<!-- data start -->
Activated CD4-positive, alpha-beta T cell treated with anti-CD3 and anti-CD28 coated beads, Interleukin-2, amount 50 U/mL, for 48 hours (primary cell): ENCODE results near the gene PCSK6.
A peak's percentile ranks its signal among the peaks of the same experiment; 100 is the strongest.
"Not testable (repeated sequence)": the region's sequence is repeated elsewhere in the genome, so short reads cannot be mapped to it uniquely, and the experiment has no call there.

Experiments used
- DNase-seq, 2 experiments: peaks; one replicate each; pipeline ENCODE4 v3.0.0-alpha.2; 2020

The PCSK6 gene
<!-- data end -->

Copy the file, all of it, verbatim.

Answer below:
Activated CD4-positive, alpha-beta T cell treated with anti-CD3 and anti-CD28 coated beads, Interleukin-2, amount 50 U/mL, for 48 hours (primary cell): ENCODE results near the gene PCSK6.
A peak's percentile ranks its signal among the peaks of the same experiment; 100 is the strongest.
"Not testable (repeated sequence)": the region's sequence is repeated elsewhere in the genome, so short reads cannot be mapped to it uniquely, and the experiment has no call there.

Experiments used
- DNase-seq, 2 experiments: peaks; one replicate each; pipeline ENCODE4 v3.0.0-alpha.2; 2020

The PCSK6 gene